I want you all to know that I tried. Around the middle of September (after watching Malignant) I took a break from horror movies. The plan was to go without until October, when I'm going to start the same thing I did last year where it's nothing but horror movies every weekday, with a franchise running throughout the month (last year was October of the Corn). But I'm a horror junkie, man! It's my favorite genre! So I'm starting the spooky spirit early with Willy's Wonderland, a horror comedy starring Mr. Nic Cage. It's dumb!
I honestly didn't plan on this being a mini-event week. I started with 1966's Django, then found out about 2017's biography Django about musician Django Reinhardt, who the western gunslinger is named after. Then I went down a rabbit hole of all the unofficial sequels that had "Django" in the title and noticed Sukiyaki Western Django, an English language Japanese western by... Mr. Takashi Miike? The same Mr. Takashi Miike responsible for Ichi the Killer, Audition, Visitor Q, and The Happiness of the Katakuris? Well shit, I guess I have to watch it! And so here we are. No more "Django" movies next week, I promise.
Did you know that there is going to be TV show based on the character Django? Ms. Noomi Rapace is the only name I recognize in it, but stars Matthias Schoenaerts, who was... uh... DJ Cosmonaut X in Elektra, as well as being in many other movies I haven't seen. But upon the announcement a cry went up in a small section internet: "How can you have a Django TV show if the character is white?" And I can totally see where they're coming from; Django Unchained is most likely how most people today know the character. But Django--specifically the white Django--predates Unchained by almost 50 years. It's very much a Nick Fury situation. Anyway, saddle up, buckos! We're diving into some old spaghetti westerns! Yippee-ki-yay, motherfucker!
I want you to know that there are times when I go above and beyond for this blog. Netflix has the Oh My Ghost films, a Thailand horror/comedy series starring a group of aging kathoeys--kind of like drag queens, kind of like trans women, kind of a third gender option... Similar to "baklâ" in the Philippines, which I talked about in the ZsaZsa Zaturnnah Ze Moveeh post. But I wasn't satisfied with those films, because there's a piece missing. Oh My Ghost is marketed as the first of four films, but it's actually the second of something like six. The first is Haunting Me, AKA Hor Taew Tak, translated to something like Taew's Dormitory is Broken. But Netflix doesn't have Hor Taew Tak, so I spent far too much time searching before finding it on AsianCrush. Let's hope that's a trustworthy website, cause we're continuing Pride Month by taking about haunted ladyboys from Thailand!
By sheer coincidence, it's been about a year since I reviewed Vampire Boys, a gay queer vampire flick that is... not very good. I didn't do a themed Pride Month last year, so watching it in June was just something that happened. But here we are, now talking about Vampire Boys 2: The New Brood. Just about every major cast member has been replaced, except for... wait, who was Tara again? Of course I actually remember--she's the girl that adds a smidge of bisexuality to what is otherwise an incredibly gay movie.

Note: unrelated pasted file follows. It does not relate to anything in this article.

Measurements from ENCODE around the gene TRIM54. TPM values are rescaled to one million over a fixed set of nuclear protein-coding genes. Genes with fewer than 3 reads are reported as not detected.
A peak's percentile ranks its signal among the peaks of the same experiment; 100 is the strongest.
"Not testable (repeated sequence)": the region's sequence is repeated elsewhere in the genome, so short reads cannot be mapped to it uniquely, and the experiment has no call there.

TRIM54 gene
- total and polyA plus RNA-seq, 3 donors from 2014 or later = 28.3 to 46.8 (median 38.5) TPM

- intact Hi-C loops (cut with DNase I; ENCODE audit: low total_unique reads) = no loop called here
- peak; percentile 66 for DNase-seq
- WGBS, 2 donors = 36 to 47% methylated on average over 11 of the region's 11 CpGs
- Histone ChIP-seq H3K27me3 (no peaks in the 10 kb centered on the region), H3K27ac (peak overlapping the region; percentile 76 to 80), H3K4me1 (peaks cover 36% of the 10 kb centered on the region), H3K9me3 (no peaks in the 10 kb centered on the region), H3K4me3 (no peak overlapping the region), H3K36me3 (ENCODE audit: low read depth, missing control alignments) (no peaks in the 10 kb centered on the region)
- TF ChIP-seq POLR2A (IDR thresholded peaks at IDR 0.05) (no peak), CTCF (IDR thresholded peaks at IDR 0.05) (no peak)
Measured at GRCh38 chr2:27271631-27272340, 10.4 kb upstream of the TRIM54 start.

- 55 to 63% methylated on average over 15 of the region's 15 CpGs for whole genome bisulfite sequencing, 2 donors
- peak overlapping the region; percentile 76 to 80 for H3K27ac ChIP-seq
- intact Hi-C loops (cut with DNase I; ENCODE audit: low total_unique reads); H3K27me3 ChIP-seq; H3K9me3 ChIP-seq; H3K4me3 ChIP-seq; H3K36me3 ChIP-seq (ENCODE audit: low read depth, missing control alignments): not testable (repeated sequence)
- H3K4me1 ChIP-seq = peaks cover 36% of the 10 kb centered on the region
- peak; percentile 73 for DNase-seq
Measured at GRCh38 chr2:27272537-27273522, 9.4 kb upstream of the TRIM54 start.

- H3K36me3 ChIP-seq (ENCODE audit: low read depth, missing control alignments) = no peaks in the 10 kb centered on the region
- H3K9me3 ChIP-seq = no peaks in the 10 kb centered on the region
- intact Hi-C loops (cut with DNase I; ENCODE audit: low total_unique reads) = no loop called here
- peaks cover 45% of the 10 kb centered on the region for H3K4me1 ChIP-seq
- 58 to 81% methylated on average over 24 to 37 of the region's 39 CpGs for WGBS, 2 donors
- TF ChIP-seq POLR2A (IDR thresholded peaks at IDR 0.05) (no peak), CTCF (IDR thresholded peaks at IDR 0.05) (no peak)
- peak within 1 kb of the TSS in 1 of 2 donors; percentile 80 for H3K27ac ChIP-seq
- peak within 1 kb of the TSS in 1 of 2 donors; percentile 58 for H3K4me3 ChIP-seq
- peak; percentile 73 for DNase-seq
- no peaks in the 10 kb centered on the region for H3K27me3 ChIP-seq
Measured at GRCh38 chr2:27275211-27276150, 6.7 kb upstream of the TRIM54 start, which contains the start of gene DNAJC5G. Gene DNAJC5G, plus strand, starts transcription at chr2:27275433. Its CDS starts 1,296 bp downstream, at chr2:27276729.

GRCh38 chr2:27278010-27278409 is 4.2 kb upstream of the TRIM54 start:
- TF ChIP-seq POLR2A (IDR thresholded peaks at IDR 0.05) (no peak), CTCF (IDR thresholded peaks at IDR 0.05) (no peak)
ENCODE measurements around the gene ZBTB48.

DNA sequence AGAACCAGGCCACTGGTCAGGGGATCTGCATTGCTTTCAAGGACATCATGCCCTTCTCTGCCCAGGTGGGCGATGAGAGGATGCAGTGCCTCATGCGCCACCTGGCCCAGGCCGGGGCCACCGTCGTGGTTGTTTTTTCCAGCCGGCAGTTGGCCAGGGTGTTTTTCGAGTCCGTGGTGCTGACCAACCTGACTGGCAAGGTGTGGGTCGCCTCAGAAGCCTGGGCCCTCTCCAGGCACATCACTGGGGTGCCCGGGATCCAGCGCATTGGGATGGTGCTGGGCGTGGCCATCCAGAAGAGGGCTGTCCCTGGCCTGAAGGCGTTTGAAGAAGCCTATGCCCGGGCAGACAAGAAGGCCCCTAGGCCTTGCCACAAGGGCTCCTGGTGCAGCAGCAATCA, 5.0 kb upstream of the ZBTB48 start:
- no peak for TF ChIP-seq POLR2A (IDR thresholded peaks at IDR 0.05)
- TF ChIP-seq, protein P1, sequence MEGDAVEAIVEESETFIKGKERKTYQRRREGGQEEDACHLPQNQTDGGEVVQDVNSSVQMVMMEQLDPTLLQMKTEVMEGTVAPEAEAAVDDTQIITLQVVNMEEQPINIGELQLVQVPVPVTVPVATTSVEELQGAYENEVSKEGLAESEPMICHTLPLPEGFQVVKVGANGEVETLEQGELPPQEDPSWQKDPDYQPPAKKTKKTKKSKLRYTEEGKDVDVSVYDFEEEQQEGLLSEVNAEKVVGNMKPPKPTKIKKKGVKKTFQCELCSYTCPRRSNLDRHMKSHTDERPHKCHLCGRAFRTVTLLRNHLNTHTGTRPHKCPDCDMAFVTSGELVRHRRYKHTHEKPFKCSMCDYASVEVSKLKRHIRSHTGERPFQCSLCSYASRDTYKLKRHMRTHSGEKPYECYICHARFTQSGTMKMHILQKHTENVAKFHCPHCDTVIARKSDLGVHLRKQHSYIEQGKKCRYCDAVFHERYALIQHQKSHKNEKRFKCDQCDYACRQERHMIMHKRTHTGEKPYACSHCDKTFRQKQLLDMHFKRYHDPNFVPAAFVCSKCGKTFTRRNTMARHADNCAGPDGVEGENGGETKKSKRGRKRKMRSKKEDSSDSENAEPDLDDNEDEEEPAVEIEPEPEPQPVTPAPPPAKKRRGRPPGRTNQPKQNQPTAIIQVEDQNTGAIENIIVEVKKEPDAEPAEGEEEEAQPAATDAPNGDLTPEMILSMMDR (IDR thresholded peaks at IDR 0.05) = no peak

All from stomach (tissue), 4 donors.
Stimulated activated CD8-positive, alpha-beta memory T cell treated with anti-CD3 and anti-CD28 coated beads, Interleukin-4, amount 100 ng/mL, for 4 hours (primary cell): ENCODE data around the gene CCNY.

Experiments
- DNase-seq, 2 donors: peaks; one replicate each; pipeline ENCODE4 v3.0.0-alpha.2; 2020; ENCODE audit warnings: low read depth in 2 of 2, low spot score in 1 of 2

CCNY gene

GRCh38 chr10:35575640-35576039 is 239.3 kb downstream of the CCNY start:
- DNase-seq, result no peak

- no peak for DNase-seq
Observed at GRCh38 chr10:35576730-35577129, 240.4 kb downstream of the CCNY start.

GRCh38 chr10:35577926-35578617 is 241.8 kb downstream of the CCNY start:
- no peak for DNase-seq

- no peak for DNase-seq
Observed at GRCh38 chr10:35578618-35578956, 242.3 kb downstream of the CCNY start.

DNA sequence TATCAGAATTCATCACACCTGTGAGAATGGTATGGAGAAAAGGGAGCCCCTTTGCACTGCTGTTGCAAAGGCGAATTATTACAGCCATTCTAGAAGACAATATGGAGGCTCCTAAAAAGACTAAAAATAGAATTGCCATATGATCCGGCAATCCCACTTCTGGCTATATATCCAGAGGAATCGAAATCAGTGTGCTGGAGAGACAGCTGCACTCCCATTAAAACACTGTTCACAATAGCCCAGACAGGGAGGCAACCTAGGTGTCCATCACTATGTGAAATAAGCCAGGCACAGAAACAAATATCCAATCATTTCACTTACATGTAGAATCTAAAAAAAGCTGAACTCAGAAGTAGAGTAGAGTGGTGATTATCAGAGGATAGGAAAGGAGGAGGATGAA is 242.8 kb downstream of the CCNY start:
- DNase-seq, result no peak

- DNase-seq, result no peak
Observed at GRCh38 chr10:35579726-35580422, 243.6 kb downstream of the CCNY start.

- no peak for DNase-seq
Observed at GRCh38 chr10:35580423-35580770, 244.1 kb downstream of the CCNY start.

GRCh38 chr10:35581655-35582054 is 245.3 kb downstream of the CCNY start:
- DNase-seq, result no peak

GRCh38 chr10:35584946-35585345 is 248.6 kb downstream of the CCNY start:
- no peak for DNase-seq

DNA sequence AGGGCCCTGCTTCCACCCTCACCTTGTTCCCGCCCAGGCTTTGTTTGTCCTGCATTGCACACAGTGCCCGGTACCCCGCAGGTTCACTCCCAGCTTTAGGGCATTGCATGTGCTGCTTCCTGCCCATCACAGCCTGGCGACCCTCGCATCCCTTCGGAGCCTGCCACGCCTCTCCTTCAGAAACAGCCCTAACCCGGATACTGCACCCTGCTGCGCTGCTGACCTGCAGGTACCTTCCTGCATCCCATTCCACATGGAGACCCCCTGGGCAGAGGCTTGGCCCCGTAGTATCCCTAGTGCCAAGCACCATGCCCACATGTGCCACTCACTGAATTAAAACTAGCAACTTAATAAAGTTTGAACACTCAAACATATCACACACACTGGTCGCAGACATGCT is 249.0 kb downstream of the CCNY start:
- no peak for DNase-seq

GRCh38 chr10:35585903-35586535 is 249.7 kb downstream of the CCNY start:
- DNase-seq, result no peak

I think this is the first anthology I've reviewed on the blog? The only other time I've used that tag was with The Star Wars Holiday Special, and that was mostly a "for lack of a better word" situation. The Field Guide to Evil is a horror anthology that focuses on multicultural folklore, broadening our horizons by showcasing creatures and demons from around the world. But unfortunately for this film, not every story is told as well as the others. There were some shorts I loved, and others that just left me feeling meh.
I must've played a Mortal Kombat game at some point, right? I know I've played Street Fight and I was of course at least somewhat aware of the ongoing Mortal Kombat story/franchise, but I couldn't really tell you much. Scorpion and Sub-Zero wear the same outfits, Kano pees too much, and Mr. James Remar was Lord Raiden in Mortal Kombat: Annihilation. I don't have anything against the franchise, but I just absolutely suck at fighting games. My husband--a professional gamer compared to me--is a fan, so he was more excited to watch the new Mortal Kombat than I was, but I was still up to watching people brutally murder each other!
Let's start this entry of MCU March with a question: do you remember who the villain of this movie is? Ten points if you remembered Malekith. But do you remember what his plan was, or why it had to happen at the specific time that it did? Thor: The Dark World is generally considered to be the weakest of all the movies in the Marvel Cinematic Universe and a lot of its details are forgotten. But with hindsight, this movie has some very important moments that set up everything that happens afterwards. What do I mean? Well, read on and find out.
With The Avengers, the so-called Phase One of the Marvel Cinematic Universe came to a close. A group of heroes teamed up to save the world, and then went in separate directions because the actors are expensive and we can't have all of them cameoing up in every movie, no matter how much it would make sense that someone would show up when an teammate needs help. Oh, no, they're just doing some important thing off screen. Trust us! Welcome to Phase Two and welcome back to MCU March. Let's wrap up the Iron Man trilogy.
With Iron Man 2, the ball is rolling on the Marvel Cinematic Universe, just like the ball that is MCU March! Gotta mention the event in ever post, no matter how awkward! Marvel Studios had achieved success with Mr. Robert Downey Jr. as Iron Man, and The Incredible Hulk did decently with a Tony Stark cameo linking the movies together. The road to the The Avengers continues in this movie by adding a new recurring character and giving a new face/actor to an existing one.